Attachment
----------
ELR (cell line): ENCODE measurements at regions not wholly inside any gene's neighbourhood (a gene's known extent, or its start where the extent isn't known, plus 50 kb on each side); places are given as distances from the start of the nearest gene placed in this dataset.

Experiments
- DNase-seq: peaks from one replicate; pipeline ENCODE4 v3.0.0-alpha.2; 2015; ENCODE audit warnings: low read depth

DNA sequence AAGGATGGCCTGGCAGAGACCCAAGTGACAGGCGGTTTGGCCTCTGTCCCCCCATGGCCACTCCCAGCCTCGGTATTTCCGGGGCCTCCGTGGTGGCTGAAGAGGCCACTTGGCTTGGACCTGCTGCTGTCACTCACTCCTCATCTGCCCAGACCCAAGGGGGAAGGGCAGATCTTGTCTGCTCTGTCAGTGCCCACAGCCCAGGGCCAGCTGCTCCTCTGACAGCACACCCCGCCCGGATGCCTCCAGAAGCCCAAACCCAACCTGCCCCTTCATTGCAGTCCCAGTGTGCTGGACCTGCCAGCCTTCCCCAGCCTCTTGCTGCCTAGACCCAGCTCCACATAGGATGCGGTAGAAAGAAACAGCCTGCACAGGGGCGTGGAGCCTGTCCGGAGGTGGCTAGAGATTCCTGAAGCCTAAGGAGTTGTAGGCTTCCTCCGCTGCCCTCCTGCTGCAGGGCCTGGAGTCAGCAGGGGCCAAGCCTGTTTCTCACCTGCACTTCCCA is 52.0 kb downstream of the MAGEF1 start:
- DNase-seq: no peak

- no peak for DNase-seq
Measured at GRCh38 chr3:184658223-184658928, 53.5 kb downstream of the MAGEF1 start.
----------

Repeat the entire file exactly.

ELR (cell line): ENCODE measurements at regions not wholly inside any gene's neighbourhood (a gene's known extent, or its start where the extent isn't known, plus 50 kb on each side); places are given as distances from the start of the nearest gene placed in this dataset.

Experiments
- DNase-seq: peaks from one replicate; pipeline ENCODE4 v3.0.0-alpha.2; 2015; ENCODE audit warnings: low read depth

DNA sequence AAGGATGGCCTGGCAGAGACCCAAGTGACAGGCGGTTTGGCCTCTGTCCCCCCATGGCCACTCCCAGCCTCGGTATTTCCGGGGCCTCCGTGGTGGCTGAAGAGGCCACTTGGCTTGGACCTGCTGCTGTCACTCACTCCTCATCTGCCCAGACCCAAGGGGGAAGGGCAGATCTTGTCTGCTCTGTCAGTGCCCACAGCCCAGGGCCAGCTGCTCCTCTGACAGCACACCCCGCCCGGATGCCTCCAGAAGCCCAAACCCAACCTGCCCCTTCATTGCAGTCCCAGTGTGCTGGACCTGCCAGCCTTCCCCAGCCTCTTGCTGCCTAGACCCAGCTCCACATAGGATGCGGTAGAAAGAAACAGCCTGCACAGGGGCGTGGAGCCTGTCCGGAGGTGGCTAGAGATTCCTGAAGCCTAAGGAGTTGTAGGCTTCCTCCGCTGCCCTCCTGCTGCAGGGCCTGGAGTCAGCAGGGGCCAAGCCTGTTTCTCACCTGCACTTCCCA is 52.0 kb downstream of the MAGEF1 start:
- DNase-seq: no peak

- no peak for DNase-seq
Measured at GRCh38 chr3:184658223-184658928, 53.5 kb downstream of the MAGEF1 start.